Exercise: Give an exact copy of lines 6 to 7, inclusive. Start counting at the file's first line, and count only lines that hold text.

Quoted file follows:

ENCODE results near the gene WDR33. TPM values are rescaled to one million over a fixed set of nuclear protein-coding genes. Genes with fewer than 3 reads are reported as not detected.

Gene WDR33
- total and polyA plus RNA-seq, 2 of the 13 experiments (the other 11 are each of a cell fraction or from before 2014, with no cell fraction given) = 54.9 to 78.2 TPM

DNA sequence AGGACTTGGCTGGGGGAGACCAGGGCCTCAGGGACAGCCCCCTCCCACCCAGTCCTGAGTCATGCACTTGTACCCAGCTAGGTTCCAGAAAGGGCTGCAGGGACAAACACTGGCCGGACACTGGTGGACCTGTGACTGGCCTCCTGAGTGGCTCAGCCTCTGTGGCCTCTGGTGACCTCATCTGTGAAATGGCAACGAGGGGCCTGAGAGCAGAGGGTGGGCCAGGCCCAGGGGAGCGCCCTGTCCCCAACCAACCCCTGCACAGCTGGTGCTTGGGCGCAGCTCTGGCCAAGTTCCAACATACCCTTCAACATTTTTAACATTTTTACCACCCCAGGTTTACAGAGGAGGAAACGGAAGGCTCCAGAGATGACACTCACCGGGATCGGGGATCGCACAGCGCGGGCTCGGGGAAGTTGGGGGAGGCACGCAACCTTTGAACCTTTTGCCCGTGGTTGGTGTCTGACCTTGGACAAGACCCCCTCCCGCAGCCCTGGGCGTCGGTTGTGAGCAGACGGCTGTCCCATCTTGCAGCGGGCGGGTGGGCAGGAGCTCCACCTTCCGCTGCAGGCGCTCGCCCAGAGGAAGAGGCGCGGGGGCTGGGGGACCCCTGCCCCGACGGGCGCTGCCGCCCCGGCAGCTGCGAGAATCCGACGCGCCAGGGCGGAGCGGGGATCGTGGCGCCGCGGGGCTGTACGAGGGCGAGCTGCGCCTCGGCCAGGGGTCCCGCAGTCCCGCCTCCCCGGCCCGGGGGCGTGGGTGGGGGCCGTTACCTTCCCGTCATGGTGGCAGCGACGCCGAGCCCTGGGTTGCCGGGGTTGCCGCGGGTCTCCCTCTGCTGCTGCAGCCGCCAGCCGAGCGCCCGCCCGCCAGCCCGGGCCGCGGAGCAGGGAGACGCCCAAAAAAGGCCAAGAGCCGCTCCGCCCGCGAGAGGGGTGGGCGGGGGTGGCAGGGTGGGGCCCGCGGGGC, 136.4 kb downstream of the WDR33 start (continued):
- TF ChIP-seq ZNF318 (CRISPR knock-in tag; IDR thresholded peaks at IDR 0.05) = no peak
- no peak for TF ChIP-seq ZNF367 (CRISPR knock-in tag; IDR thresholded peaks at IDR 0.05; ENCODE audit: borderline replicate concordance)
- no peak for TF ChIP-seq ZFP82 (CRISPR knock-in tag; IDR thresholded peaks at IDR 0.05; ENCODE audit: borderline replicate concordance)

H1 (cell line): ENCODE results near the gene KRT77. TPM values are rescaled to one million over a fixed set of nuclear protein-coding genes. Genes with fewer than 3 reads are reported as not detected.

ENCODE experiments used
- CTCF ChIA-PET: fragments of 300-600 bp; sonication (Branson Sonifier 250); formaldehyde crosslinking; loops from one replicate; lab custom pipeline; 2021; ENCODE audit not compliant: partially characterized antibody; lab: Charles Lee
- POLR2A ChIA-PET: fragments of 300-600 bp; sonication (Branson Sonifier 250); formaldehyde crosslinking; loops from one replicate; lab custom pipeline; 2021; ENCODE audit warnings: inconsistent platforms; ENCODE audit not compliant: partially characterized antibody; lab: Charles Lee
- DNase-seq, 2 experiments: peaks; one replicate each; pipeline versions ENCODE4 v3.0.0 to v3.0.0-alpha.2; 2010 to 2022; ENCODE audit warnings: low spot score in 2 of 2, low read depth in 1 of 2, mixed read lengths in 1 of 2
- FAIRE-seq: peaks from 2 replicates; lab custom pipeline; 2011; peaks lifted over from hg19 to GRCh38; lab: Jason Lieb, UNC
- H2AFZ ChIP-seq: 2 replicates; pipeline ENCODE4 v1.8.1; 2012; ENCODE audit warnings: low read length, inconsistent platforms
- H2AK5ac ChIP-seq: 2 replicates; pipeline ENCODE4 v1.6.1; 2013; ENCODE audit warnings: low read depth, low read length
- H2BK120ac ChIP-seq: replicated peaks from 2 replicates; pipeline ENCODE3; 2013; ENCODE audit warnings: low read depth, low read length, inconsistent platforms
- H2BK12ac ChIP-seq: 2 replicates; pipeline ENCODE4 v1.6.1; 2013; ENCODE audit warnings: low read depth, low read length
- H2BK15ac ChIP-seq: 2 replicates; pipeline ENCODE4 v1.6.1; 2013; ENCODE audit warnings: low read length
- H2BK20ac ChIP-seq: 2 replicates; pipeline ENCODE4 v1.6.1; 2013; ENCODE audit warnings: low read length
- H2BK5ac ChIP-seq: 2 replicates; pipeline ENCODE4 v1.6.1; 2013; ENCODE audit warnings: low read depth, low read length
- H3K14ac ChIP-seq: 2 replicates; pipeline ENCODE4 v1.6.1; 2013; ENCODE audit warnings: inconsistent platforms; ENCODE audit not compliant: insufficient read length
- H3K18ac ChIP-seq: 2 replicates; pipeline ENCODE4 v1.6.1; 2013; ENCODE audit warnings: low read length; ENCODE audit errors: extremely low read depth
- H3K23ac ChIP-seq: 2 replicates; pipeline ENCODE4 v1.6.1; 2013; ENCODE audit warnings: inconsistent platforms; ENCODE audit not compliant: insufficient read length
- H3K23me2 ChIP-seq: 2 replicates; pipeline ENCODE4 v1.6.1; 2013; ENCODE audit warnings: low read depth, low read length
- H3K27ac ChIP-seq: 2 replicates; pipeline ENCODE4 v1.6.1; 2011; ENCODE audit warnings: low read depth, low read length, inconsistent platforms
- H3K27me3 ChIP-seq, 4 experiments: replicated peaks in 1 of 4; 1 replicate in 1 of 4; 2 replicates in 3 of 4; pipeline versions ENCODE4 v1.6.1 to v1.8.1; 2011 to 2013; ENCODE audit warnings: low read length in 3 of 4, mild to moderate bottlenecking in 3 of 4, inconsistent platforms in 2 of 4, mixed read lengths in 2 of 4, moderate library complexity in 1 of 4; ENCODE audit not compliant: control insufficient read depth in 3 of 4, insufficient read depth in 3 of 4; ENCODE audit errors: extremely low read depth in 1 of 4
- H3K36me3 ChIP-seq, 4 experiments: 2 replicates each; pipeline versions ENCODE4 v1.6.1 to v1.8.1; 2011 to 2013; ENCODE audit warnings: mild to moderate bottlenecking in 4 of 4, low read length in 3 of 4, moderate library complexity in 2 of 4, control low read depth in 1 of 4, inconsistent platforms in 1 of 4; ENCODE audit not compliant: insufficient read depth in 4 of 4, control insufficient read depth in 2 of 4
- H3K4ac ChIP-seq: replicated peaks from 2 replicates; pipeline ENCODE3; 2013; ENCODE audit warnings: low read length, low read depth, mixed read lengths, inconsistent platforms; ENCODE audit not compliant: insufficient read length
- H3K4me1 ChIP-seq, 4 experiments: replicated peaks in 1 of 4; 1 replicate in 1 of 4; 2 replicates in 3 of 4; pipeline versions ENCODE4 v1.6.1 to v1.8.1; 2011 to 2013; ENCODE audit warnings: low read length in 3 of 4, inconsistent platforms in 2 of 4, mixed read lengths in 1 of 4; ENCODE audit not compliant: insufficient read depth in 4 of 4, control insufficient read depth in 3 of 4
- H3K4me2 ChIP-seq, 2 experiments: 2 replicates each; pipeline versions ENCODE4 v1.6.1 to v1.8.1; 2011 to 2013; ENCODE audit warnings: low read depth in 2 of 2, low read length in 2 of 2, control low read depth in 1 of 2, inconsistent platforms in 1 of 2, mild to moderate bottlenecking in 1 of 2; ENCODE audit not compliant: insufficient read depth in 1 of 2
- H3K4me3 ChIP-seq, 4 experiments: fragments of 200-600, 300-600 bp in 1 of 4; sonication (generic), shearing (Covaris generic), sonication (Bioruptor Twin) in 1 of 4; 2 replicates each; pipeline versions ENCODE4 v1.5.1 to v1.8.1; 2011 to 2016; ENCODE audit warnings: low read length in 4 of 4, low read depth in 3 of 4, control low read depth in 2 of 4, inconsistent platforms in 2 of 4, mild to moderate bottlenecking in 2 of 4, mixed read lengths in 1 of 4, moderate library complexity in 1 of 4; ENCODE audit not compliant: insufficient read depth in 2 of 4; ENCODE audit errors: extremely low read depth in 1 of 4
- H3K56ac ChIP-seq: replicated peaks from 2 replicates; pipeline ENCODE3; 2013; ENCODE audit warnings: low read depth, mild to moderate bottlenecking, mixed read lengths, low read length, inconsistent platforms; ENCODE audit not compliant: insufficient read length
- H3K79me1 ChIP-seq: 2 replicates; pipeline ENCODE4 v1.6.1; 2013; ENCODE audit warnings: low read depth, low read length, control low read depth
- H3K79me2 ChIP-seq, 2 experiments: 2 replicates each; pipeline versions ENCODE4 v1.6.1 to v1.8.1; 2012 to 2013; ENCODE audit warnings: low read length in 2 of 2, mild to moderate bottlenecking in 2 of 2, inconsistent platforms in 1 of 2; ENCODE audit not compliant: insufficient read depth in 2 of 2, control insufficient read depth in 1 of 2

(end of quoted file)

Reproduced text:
- no peak for TF ChIP-seq ZNF367 (CRISPR knock-in tag; IDR thresholded peaks at IDR 0.05; ENCODE audit: borderline replicate concordance)
- no peak for TF ChIP-seq ZFP82 (CRISPR knock-in tag; IDR thresholded peaks at IDR 0.05; ENCODE audit: borderline replicate concordance)